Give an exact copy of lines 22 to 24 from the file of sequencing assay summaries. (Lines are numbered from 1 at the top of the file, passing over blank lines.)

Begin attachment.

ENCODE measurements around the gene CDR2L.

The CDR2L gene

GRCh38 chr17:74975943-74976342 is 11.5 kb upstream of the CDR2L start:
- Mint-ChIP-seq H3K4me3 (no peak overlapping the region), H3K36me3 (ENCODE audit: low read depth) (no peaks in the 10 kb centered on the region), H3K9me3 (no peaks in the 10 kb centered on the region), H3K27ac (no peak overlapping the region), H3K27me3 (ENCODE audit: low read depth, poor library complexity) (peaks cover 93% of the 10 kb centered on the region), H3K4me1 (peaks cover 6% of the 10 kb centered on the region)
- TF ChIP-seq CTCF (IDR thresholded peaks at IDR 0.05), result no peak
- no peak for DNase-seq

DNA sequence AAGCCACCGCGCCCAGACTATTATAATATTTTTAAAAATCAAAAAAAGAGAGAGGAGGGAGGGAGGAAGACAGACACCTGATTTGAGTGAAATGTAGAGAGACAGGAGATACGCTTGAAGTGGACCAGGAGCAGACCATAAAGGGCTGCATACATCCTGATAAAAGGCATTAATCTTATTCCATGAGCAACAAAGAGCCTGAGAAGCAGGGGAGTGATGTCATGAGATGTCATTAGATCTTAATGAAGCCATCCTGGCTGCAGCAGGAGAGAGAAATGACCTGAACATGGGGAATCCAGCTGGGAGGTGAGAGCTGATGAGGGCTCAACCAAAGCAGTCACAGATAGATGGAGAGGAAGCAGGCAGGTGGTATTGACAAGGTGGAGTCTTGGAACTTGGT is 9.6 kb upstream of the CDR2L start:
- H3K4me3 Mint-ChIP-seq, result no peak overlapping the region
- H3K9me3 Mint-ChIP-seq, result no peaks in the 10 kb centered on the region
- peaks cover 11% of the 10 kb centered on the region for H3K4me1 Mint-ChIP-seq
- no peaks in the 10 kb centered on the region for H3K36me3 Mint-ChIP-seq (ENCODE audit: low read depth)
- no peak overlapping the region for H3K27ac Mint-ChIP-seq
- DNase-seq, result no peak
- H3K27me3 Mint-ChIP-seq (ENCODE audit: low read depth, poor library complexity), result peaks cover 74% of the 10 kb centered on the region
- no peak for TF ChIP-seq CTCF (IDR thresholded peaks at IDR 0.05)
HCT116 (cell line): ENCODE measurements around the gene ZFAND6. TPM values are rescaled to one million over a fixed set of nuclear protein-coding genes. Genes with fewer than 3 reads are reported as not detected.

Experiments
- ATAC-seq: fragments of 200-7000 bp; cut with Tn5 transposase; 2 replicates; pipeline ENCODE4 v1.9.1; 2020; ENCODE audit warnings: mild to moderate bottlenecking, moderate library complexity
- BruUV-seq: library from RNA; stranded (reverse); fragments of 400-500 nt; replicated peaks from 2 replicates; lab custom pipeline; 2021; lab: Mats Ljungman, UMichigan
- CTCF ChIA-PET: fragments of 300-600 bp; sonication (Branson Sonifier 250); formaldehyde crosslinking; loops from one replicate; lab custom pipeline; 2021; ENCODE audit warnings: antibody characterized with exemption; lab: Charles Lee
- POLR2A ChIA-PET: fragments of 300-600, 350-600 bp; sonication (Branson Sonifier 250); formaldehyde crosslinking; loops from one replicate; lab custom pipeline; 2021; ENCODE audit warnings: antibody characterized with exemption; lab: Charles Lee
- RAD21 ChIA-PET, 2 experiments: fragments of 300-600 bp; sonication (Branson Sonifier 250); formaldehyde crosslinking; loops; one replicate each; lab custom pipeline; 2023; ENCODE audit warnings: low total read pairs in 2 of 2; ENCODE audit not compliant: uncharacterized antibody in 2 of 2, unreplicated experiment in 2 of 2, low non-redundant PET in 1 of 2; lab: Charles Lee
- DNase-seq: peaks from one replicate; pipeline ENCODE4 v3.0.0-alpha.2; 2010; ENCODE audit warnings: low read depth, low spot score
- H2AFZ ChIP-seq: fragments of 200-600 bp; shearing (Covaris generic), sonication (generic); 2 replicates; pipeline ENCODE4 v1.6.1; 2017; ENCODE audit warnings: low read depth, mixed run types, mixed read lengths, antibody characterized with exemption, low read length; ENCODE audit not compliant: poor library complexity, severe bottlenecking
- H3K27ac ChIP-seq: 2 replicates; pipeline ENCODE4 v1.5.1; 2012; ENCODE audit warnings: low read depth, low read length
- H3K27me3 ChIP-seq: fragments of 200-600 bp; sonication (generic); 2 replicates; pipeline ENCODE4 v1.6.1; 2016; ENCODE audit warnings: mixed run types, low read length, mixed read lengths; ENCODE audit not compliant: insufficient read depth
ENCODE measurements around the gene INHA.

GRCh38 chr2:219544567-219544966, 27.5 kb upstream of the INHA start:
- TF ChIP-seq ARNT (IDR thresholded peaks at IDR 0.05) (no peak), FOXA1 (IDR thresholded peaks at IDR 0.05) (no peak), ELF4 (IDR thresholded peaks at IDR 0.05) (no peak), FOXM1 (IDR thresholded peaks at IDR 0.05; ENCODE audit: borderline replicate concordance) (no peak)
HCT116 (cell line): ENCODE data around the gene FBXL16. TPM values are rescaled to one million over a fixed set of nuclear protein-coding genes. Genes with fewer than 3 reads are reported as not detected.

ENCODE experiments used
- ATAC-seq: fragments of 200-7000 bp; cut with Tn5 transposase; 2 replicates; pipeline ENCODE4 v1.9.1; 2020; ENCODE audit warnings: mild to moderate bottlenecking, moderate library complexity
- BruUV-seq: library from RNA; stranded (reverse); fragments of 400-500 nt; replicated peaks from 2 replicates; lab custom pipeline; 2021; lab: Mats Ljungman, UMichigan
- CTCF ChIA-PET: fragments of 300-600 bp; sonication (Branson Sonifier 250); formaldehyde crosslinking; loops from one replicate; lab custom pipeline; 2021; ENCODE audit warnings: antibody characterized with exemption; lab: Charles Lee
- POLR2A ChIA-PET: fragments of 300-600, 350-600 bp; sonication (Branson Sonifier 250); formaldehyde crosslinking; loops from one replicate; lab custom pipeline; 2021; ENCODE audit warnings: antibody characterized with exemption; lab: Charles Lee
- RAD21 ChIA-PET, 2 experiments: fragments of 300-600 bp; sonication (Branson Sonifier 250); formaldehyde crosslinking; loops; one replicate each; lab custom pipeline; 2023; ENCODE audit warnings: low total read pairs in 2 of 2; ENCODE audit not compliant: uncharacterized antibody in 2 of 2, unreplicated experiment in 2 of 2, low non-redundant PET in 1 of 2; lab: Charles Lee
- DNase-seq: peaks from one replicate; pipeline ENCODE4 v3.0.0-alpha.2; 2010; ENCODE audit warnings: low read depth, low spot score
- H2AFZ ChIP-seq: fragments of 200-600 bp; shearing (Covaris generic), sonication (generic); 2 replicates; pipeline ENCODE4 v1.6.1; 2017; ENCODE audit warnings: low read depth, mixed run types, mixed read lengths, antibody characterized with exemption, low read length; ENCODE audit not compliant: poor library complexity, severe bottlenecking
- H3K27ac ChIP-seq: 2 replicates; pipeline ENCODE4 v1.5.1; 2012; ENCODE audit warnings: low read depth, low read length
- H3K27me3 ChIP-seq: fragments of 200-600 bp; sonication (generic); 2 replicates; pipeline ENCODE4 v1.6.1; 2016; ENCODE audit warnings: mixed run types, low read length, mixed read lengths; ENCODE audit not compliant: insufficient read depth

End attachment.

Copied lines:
- RAD21 ChIA-PET, 2 experiments: fragments of 300-600 bp; sonication (Branson Sonifier 250); formaldehyde crosslinking; loops; one replicate each; lab custom pipeline; 2023; ENCODE audit warnings: low total read pairs in 2 of 2; ENCODE audit not compliant: uncharacterized antibody in 2 of 2, unreplicated experiment in 2 of 2, low non-redundant PET in 1 of 2; lab: Charles Lee
- DNase-seq: peaks from one replicate; pipeline ENCODE4 v3.0.0-alpha.2; 2010; ENCODE audit warnings: low read depth, low spot score
- H2AFZ ChIP-seq: fragments of 200-600 bp; shearing (Covaris generic), sonication (generic); 2 replicates; pipeline ENCODE4 v1.6.1; 2017; ENCODE audit warnings: low read depth, mixed run types, mixed read lengths, antibody characterized with exemption, low read length; ENCODE audit not compliant: poor library complexity, severe bottlenecking